1. Blogging. (Yes, we’re aware of the irony of using a blog to call blogging a problem. Don’t write in.) Blogging in some “confessional” Lutheran circles has become a root of much time-wasting with precious little usefulness. The seemingly endless navel-gazing has progressed to lint-gazing and in some cases, lint describing in excruciating detail. Your situation is not that bad. God is in control. Quit whining.

2. Ego. Especially on the internet, but also in person, ego has outpaced intelligence (in some cases ego is so far out in front that intelligence can’t even be seen in the rear view mirror anymore). This seems most prevalent among the younger “confessional” pastors, though not limited to them. From our informal market research, to an outsider these men are offensive. No one is quite sure how they appear to themselves (though the word “brilliant” gets bandied about), but to others it’s just one egomaniac shouting down the last egomaniac, with nothing better about which to shout. Reminds one of resounding gongs and clanging cymbals.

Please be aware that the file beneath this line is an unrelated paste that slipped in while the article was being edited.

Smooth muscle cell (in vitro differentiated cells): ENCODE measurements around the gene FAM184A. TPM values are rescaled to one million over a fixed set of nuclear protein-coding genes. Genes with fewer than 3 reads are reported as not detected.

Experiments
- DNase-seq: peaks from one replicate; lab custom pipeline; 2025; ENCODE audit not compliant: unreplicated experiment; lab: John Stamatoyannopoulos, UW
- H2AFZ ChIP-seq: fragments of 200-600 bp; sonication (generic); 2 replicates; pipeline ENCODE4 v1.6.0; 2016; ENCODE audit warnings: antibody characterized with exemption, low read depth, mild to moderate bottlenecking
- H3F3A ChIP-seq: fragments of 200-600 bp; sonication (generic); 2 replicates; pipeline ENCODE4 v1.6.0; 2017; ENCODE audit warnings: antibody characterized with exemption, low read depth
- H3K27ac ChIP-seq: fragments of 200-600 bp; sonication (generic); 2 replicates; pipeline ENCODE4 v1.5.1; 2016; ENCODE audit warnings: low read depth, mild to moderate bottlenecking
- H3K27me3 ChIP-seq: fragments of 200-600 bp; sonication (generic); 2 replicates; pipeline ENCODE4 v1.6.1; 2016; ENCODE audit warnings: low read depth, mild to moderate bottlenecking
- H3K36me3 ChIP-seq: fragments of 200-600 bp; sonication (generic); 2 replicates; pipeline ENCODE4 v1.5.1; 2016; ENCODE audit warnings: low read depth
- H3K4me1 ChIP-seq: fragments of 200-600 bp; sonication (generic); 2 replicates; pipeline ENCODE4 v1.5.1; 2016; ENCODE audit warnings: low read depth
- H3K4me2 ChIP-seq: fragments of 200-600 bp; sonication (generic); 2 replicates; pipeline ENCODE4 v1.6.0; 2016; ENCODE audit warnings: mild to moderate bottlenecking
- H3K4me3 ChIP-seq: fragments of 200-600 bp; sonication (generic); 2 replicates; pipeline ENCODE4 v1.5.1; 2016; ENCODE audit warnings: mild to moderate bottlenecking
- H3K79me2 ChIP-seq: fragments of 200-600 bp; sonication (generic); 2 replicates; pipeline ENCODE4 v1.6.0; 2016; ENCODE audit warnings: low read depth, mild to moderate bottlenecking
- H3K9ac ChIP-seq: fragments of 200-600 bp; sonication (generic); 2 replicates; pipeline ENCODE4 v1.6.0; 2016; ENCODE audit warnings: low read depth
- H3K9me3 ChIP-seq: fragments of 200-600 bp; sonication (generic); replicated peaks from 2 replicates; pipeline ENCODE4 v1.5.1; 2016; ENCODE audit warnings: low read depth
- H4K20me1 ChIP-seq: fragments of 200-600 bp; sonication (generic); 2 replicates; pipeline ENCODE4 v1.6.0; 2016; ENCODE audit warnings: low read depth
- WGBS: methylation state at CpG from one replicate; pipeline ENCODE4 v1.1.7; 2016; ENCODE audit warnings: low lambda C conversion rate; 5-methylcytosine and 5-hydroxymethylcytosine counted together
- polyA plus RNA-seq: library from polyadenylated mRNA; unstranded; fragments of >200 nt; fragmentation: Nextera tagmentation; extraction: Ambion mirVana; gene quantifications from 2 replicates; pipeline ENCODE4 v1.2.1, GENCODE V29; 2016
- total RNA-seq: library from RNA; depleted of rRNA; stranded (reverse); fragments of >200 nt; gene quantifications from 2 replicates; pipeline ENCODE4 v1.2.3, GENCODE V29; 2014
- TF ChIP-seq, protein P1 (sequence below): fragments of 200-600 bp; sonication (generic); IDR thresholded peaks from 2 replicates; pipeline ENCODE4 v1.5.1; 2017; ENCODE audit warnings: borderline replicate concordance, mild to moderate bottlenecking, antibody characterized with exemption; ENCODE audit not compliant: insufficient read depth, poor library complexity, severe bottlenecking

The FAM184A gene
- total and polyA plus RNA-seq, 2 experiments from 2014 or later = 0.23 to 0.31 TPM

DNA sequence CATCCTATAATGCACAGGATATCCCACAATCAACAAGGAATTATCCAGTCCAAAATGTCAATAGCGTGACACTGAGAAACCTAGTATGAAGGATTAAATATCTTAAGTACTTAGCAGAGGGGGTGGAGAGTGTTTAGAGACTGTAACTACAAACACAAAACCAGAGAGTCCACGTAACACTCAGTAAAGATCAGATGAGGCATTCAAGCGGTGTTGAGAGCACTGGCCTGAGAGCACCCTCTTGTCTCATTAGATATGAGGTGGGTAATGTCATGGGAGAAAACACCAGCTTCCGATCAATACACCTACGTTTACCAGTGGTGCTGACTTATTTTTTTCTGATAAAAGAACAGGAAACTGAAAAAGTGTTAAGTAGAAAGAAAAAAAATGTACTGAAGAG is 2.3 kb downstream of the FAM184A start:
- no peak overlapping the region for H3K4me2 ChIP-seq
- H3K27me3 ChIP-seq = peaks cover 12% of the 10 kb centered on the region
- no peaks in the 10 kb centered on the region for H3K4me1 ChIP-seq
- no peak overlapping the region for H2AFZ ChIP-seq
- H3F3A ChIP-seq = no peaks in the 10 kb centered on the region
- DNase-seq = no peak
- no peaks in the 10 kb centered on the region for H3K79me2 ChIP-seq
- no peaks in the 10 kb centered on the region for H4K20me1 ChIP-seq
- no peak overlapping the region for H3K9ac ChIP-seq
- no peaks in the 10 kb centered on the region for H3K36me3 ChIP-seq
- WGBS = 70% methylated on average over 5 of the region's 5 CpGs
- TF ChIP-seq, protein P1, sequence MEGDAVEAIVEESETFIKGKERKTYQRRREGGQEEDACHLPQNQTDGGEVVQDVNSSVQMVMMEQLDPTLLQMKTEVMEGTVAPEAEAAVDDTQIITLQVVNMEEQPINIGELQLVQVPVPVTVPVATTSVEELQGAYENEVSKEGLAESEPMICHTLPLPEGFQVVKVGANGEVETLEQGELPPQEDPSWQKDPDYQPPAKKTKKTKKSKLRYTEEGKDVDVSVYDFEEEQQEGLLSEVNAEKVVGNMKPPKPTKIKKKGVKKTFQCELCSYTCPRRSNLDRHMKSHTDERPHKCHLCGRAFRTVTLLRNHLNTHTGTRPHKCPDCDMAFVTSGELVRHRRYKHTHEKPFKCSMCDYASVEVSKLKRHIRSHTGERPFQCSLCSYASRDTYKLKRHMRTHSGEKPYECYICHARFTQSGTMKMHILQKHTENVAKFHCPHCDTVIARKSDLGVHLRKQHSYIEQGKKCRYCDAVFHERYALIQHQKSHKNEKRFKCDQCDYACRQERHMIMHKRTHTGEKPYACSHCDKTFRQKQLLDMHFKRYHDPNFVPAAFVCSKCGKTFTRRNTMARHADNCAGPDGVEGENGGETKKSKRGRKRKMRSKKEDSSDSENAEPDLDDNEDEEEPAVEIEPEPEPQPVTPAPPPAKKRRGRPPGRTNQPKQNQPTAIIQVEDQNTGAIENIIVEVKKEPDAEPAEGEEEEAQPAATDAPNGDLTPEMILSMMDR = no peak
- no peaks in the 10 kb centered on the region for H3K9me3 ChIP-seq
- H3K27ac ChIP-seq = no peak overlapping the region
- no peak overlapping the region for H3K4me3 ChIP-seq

3. Fighting. The fights involving “confessional” Lutherans are already legion, but apparently, there’s always room for one more. To broadly point out some of the contentions for those unfamiliar, we have pastors vs. lay people, “confessional” pastors vs. other pastors, pastors vs. district officials, pastors vs. synod officials, pastors vs. seminaries, “confessional” pastors vs. other “confessional” pastors who don’t quite measure up…. Some of the differences are serious, some are not. If “confessionals” can’t judge the difference between a gnat and a camel, they are damaging their own ability to deal with the very serious theological problems plaguing the churches.

4. Not giving the devil his due. The much maligned church growthers and “confessional” Lutherans are finding themselves closer together than either group might like. The search for methods has infected the “confessional movement”. We’ve heard many a “confessional” say: “If we use the historic lectionary…”, “If we make our people accept the chasuble”, “If we bind ourselves to a rule…”, “If we do away with the general confession and absolution…” While some (certainly not all) suggestions for methods made by “confessionals” are better than praise bands and cozy coffee house churches, they will likely not bring success (however you define it) and may not even constitute faithful service to your flock (N.B. Bullying is not faithful service.).